Thousands take to the streets against President Lukashenko once again as police use stun grenades to disperse crowds.
Belarus police have arrested more than 200 people in the capital, Minsk, during the latest anti-government protests ignited by a disputed presidential election in August, human rights activists have said.
Thousands took to the streets on Sunday, and police used stun grenades to disperse crowds, several Belarusian media outlets reported.
The Vesna-96 rights group said 205 people had been detained so far.
The interior ministry later confirmed that there had been arrests, saying those being held had been “disturbing public order and resisting police officers,” but it did not give any numbers.
Opponents of President Alexander Lukashenko have staged regular protests since August, accusing him of rigging the election to extend his 26-year grip on power. He denies electoral fraud and has refused to resign.
People first gathered in residential areas in Minsk and then formed protest marches, carrying historic white-red-white flags, following the instructions of protest organisers to make it more difficult for police to control crowds.
The capital’s large squares were cordoned off with metal bars, pictures shared on a Telegram news channel showed.
Hundreds of security forces, including army members, were gathered in Minsk, with prisoner transporters, water cannon and other heavy equipment at the ready.
Authorities also restricted mobile internet services and blocked several metro stations to prevent mass gatherings.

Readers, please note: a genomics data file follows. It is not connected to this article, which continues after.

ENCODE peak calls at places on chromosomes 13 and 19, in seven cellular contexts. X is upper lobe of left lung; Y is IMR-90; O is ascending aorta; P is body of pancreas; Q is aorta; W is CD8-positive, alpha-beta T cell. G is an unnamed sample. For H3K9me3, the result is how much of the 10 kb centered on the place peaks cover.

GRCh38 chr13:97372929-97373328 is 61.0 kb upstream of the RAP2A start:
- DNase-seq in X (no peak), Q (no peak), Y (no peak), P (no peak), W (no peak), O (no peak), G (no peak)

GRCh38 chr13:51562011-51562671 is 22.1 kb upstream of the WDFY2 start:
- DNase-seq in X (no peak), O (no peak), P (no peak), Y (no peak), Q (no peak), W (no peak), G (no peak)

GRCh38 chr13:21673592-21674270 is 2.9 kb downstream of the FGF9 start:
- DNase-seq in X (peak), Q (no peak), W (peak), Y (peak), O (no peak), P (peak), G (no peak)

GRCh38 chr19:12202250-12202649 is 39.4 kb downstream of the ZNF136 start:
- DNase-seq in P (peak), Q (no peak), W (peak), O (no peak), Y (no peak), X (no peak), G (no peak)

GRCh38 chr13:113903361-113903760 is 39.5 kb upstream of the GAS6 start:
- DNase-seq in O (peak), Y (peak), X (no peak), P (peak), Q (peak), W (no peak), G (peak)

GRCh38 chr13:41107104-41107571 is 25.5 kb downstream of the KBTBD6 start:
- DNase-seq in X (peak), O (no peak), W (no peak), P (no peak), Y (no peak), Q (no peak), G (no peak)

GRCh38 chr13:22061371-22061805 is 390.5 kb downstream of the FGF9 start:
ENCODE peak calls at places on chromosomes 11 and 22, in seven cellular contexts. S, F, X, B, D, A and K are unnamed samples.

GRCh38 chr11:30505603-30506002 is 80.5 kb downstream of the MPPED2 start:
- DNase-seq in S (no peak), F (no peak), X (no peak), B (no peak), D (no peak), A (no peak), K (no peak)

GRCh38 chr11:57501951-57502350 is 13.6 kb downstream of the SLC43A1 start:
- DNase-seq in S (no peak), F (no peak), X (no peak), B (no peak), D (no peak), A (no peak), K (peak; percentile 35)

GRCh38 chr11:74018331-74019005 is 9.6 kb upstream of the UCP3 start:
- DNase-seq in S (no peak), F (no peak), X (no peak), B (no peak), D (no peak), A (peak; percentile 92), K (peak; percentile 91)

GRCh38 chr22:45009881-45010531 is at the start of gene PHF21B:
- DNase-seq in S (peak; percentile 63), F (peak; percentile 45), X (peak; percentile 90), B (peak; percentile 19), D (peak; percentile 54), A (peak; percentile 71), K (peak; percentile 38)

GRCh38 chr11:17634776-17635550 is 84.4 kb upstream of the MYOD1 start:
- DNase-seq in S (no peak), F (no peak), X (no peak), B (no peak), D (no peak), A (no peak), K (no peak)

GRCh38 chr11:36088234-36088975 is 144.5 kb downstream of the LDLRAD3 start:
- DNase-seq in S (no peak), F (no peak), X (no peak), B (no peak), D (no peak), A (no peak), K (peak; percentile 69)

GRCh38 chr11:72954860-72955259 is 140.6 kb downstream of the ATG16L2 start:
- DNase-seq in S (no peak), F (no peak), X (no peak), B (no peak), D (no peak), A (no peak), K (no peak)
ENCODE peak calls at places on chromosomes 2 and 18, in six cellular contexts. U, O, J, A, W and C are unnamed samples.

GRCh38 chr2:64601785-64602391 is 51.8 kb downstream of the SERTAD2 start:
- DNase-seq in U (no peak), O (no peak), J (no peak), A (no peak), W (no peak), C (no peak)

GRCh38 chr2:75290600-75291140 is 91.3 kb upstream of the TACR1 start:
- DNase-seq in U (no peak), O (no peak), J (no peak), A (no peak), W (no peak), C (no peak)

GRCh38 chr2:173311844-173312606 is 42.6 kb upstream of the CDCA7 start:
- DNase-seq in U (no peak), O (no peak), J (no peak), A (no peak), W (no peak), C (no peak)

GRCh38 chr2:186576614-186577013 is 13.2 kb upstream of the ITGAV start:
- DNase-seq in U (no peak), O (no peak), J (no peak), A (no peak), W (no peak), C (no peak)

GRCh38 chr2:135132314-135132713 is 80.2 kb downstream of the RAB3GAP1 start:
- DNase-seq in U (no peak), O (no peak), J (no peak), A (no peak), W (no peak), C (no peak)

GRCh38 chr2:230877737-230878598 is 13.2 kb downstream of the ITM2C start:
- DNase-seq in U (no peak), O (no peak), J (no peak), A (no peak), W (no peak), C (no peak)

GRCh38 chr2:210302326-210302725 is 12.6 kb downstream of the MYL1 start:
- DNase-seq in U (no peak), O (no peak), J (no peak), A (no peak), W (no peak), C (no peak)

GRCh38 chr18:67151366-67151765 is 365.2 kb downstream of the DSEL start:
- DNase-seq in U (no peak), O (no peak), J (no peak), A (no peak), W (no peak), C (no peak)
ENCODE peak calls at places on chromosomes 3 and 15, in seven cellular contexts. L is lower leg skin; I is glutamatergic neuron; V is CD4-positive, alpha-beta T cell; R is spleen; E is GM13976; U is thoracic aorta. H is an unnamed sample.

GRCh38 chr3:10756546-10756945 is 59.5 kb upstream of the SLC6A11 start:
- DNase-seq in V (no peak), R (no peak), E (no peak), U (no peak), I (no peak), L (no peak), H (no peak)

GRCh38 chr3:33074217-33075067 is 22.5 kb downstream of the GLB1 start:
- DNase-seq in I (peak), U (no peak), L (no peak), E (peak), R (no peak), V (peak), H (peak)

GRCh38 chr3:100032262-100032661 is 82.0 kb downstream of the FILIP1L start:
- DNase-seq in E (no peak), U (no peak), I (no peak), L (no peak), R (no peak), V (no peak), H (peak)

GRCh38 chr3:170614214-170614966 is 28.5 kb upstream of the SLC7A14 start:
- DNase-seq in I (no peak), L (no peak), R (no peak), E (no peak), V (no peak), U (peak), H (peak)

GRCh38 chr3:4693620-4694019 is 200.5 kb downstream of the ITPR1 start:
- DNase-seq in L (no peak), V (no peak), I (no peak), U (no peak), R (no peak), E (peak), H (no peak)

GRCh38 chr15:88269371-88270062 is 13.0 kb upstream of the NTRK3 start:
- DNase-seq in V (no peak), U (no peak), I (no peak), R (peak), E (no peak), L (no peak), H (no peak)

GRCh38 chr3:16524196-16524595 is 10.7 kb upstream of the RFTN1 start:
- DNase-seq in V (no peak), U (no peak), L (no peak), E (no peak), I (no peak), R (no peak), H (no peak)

Sunday’s marches were labelled a “March Against Fascism,” a response from the organisers to recent insults by Lukashenko that they were fascists.
“I can’t accept what is going on at the moment,” one protester, 22-year-old computer scientist Olga Matchits told the bioreports news agency.
“I feel like vomiting when I think of the people in power in the country and of the values they are defending.”
“They want to drag our dignity into the mud,” said another protester, 72-year-old Alexandre Ignatov.
“It’s for my dignity, for the future of my children that I have turned out to demonstrate,” he added.
Thousands of people took to the streets on Friday for the funeral of 31-year-old anti-government protester Roman Bondarenko, who died in hospital earlier this month following what demonstrators said was a severe beating by security forces.
The interior ministry denied responsibility for Bondarenko’s death, saying he was killed in a scuffle with civilians.
Belarusian opposition leader Svetlana Tikhanovskaya, who has claimed victory in the election and is now in exile in Lithuania, called Sunday’s protest a step towards a “free and fair Belarus” in a message of support for protesters posted on Saturday.
“We cannot turn the country into a prison if nobody is afraid of the jailers,” she said.